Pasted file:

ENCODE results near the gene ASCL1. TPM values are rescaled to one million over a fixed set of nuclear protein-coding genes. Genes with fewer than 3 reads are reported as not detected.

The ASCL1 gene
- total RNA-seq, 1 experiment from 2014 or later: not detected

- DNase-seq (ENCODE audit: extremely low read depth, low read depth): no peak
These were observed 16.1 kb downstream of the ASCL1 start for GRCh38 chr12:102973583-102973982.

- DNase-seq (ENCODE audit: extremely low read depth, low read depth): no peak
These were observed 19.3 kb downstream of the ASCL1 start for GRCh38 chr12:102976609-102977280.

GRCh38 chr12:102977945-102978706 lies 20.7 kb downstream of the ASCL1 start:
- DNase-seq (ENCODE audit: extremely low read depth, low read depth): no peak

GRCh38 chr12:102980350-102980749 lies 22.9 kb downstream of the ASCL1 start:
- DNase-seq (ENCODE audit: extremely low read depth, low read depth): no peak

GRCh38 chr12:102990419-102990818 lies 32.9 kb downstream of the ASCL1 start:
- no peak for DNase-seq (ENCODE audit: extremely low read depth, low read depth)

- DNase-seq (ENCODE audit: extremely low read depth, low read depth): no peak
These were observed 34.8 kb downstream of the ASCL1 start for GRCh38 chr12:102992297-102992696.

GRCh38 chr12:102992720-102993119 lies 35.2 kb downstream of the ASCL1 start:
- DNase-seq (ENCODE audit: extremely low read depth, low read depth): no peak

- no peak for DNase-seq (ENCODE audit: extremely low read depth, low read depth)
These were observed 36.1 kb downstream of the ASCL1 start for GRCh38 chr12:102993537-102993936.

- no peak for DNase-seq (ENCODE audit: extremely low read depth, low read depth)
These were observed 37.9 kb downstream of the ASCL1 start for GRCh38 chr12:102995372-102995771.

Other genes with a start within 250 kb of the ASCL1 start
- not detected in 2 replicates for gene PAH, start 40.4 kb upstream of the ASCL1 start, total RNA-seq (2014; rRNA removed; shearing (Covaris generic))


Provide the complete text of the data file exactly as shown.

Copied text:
ENCODE results near the gene ASCL1. TPM values are rescaled to one million over a fixed set of nuclear protein-coding genes. Genes with fewer than 3 reads are reported as not detected.

The ASCL1 gene
- total RNA-seq, 1 experiment from 2014 or later: not detected

- DNase-seq (ENCODE audit: extremely low read depth, low read depth): no peak
These were observed 16.1 kb downstream of the ASCL1 start for GRCh38 chr12:102973583-102973982.

- DNase-seq (ENCODE audit: extremely low read depth, low read depth): no peak
These were observed 19.3 kb downstream of the ASCL1 start for GRCh38 chr12:102976609-102977280.

GRCh38 chr12:102977945-102978706 lies 20.7 kb downstream of the ASCL1 start:
- DNase-seq (ENCODE audit: extremely low read depth, low read depth): no peak

GRCh38 chr12:102980350-102980749 lies 22.9 kb downstream of the ASCL1 start:
- DNase-seq (ENCODE audit: extremely low read depth, low read depth): no peak

GRCh38 chr12:102990419-102990818 lies 32.9 kb downstream of the ASCL1 start:
- no peak for DNase-seq (ENCODE audit: extremely low read depth, low read depth)

- DNase-seq (ENCODE audit: extremely low read depth, low read depth): no peak
These were observed 34.8 kb downstream of the ASCL1 start for GRCh38 chr12:102992297-102992696.

GRCh38 chr12:102992720-102993119 lies 35.2 kb downstream of the ASCL1 start:
- DNase-seq (ENCODE audit: extremely low read depth, low read depth): no peak

- no peak for DNase-seq (ENCODE audit: extremely low read depth, low read depth)
These were observed 36.1 kb downstream of the ASCL1 start for GRCh38 chr12:102993537-102993936.

- no peak for DNase-seq (ENCODE audit: extremely low read depth, low read depth)
These were observed 37.9 kb downstream of the ASCL1 start for GRCh38 chr12:102995372-102995771.

Other genes with a start within 250 kb of the ASCL1 start
- not detected in 2 replicates for gene PAH, start 40.4 kb upstream of the ASCL1 start, total RNA-seq (2014; rRNA removed; shearing (Covaris generic))